Page last updated at 09:25 GMT, Saturday, 6 December 2008

Drugs denial in 1896 cycle death

Arthur Linton
Arthur Linton's greatest triumph was winning the Bordeaux-Paris race

Drugs were not to blame for the death of a 19th Century Welsh cycling hero, a researcher into his life has claimed.

Arthur Linton died aged 24 in 1896, two months after winning the 360-mile (580km) Bordeaux-Paris race, and the death was suspected to be drug-related.

But after two years of research, Stuart Stanton said he is "convinced" the cyclist, from Aberaman in the Cynon Valley, died from over-exertion.

He is to present his findings in a talk at the Cynon Valley Museum on Saturday.

Last week, Rhondda Cynon Taf council announced Linton would be among 30 people, places or events to be marked with a series of blue plaques.

Mr Stanton, who originally from Ebbw Vale and the organiser of the Junior Tour of Wales, said he was "convinced there was nothing going on".

'Ground-breaking champion'

"We've had a story that's been mistreated for the last 100 years."

"I hope the misinterpretation of this story will be thoroughly put to bed and he's recognised for what he was - an enormous, ground-breaking champion."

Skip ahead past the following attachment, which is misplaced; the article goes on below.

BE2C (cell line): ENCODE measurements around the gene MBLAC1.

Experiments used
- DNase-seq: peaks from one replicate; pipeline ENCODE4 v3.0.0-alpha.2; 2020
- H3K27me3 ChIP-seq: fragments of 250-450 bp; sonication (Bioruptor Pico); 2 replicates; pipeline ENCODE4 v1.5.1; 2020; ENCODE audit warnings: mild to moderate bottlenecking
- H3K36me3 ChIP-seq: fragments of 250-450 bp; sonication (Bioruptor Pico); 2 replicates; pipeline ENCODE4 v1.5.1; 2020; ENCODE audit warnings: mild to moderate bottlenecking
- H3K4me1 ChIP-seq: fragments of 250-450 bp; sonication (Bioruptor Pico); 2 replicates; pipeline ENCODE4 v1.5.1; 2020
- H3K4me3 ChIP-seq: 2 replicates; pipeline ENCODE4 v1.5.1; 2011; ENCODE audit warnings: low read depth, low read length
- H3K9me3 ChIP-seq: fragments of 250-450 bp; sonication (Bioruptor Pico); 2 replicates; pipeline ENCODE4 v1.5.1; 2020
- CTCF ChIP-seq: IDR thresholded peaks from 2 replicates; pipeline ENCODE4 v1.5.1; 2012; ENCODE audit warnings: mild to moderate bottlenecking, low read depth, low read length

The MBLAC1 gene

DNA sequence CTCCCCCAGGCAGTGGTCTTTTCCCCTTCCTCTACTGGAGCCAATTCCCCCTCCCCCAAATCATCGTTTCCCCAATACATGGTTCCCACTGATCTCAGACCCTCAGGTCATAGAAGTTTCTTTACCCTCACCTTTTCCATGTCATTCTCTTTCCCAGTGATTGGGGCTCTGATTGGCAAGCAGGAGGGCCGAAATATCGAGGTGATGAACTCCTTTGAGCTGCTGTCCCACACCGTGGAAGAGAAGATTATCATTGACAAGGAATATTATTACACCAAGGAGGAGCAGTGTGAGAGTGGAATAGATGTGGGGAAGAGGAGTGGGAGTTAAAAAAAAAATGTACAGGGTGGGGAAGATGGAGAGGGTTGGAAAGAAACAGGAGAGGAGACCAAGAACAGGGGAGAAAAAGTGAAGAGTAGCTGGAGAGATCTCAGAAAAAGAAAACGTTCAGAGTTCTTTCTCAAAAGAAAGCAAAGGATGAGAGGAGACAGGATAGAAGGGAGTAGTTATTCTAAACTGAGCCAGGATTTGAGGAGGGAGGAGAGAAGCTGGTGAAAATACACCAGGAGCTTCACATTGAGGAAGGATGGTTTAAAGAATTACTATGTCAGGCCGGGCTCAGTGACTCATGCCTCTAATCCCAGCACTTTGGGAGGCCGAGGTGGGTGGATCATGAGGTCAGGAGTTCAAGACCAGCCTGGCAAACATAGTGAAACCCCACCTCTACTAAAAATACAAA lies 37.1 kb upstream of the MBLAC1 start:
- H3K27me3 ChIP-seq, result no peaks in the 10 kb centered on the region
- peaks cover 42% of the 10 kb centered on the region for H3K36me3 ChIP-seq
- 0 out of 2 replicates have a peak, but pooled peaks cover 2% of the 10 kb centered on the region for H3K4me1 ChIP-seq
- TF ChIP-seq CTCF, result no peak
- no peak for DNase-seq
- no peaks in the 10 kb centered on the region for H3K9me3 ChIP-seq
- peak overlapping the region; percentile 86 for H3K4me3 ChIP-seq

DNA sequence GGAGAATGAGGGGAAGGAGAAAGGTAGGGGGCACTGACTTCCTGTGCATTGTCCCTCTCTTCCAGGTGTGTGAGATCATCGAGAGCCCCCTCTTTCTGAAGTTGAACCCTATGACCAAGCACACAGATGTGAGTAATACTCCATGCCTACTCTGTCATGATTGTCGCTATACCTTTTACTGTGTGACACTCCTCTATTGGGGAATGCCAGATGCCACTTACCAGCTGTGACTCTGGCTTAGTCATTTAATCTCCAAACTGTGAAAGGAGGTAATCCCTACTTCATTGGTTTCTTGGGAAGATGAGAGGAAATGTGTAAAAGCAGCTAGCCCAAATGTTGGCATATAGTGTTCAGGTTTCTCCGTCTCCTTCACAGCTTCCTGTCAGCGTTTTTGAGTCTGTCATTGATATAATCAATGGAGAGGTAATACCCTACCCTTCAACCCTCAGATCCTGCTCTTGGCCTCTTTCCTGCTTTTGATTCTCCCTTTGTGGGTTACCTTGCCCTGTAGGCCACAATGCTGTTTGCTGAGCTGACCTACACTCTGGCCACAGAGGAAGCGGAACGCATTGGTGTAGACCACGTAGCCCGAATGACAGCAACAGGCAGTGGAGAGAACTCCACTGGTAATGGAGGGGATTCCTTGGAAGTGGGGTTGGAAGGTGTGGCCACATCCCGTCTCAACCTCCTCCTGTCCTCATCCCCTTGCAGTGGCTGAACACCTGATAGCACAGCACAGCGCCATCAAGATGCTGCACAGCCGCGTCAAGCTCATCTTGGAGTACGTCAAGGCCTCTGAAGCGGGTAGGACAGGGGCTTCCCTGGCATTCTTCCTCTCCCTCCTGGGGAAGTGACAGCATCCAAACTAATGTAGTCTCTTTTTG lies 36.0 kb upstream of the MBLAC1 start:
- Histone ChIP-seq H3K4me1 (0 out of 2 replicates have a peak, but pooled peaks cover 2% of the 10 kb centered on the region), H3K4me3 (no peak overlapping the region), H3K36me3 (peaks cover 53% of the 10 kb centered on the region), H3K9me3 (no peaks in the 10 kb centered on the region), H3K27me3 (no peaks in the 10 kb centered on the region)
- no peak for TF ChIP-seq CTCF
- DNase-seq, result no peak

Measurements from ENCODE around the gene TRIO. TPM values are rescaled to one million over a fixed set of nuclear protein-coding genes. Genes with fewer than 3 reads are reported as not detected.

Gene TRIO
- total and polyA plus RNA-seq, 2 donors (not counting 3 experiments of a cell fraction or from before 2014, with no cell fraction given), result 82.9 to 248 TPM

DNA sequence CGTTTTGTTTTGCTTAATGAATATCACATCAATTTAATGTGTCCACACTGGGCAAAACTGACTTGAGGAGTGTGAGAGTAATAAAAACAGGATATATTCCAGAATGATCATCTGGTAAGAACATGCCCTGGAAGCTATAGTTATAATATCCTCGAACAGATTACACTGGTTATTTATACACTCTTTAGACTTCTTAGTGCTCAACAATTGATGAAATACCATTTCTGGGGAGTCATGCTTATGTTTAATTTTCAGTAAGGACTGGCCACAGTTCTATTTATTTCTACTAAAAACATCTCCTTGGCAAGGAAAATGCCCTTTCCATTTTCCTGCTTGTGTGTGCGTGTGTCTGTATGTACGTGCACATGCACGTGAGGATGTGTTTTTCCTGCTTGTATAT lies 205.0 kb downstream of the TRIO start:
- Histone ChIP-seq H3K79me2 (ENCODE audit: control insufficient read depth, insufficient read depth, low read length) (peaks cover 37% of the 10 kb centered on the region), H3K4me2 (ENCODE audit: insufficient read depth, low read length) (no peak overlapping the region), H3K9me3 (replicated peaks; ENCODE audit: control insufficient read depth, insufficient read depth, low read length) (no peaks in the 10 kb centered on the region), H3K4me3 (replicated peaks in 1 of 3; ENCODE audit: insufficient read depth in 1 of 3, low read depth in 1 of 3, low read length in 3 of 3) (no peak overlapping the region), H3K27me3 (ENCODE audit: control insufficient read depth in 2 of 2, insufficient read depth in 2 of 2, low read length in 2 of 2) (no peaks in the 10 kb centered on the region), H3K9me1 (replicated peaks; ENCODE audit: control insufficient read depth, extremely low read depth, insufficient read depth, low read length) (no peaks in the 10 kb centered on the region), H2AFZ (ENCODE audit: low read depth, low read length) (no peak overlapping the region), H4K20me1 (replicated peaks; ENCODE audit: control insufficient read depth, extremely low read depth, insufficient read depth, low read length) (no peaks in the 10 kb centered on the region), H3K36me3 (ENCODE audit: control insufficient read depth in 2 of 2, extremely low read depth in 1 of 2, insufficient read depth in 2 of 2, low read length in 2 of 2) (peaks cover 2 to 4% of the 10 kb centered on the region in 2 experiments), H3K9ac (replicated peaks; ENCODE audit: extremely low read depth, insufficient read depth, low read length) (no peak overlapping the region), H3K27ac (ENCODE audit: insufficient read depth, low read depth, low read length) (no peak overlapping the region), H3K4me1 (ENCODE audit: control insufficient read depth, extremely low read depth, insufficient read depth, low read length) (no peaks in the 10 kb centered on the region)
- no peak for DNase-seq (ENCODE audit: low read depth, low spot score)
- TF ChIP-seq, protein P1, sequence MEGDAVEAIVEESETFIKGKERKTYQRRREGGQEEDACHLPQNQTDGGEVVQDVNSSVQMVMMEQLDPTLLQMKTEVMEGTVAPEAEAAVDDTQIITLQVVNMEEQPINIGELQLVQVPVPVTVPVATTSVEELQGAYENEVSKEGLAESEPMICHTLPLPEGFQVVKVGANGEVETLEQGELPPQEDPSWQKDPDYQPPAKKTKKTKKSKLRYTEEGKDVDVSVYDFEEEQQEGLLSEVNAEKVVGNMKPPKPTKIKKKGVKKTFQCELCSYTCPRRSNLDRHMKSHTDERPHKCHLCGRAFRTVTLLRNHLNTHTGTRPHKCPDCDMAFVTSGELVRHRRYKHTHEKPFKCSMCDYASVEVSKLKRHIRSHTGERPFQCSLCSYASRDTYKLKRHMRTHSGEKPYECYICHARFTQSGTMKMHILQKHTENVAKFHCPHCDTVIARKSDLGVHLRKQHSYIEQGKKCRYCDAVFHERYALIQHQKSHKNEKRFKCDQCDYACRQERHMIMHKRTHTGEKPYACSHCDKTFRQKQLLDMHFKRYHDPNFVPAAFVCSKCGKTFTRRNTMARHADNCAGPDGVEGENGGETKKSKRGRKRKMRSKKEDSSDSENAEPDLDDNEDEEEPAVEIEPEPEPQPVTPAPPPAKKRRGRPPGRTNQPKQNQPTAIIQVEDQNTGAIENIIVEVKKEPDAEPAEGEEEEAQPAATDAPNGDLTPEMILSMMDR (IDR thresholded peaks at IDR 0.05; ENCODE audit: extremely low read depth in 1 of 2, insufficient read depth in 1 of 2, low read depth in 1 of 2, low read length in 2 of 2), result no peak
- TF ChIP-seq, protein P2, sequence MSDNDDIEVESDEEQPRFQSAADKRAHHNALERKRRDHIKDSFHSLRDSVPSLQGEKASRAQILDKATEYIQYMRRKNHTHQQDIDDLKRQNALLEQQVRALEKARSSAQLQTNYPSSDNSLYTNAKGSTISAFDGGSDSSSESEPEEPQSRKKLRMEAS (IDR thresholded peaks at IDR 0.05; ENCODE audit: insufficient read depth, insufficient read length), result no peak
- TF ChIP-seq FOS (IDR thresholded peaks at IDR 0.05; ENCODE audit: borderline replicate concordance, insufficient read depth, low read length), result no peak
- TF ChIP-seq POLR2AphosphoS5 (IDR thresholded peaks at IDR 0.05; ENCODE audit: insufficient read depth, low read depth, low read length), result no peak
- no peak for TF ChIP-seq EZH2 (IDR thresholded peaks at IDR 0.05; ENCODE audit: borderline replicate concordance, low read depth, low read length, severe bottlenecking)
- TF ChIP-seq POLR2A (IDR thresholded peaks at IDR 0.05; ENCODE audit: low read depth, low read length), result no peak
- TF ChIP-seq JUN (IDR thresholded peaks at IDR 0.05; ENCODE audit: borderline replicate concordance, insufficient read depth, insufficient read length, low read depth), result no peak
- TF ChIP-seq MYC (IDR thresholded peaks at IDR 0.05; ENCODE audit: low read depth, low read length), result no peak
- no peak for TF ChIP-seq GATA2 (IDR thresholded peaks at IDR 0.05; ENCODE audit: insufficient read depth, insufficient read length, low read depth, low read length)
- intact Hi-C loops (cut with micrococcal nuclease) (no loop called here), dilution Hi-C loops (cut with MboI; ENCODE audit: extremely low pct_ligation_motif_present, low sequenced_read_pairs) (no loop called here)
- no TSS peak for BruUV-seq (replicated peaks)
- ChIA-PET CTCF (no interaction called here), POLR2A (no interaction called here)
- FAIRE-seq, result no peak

"He actually died of typhoid and it seemed the typhoid was brought on by over-exertion."

Arthur Linton became famous at home and in France for his success in the early days of the competitive cycling, when the sport was more popular than rugby.

He was born in 1868 in Langport in Somerset and moved to south Wales with his family when he was three.

In 1893, he broke the world one-hour unpaced record at a cycling track in Cardiff, covering more than 23 miles in one hour.

Arthur Linton's life was quite remarkable
Councillor Robert Bevan

But his achievement was never recognised officially.

In 1896 he won the Bordeaux-Paris race, then regarded as the "world championship" of cycling, according to Mr Stanton.

After being forced to retire from races in Paris and London, he returned home to Aberaman and died two months later.

Mr Stanton also believes Linton's victory may have inspired the French cyclist Henri Desgrange to found the Tour de France in 1903.

"At the finish Henri Desgrange saw the figure of Linton coming over the line and to say he was on his last legs was a bit of an understatement."

Rhondda Cynon Taf's cabinet member for culture and recreation Councillor Robert Bevan said: "Arthur Linton's life was quite remarkable and I'm pleased to see that his many achievements are still being celebrated more than a century after his death.

"His rags to riches story will undoubtedly inspire all those who hear it because Linton was undoubtedly one of the county borough's greatest sporting heroes."

Stuart Stanton's talk on Arthur Linton will take place at the Cynon Valley Museum and Gallery at 1400 GMT on Saturday.



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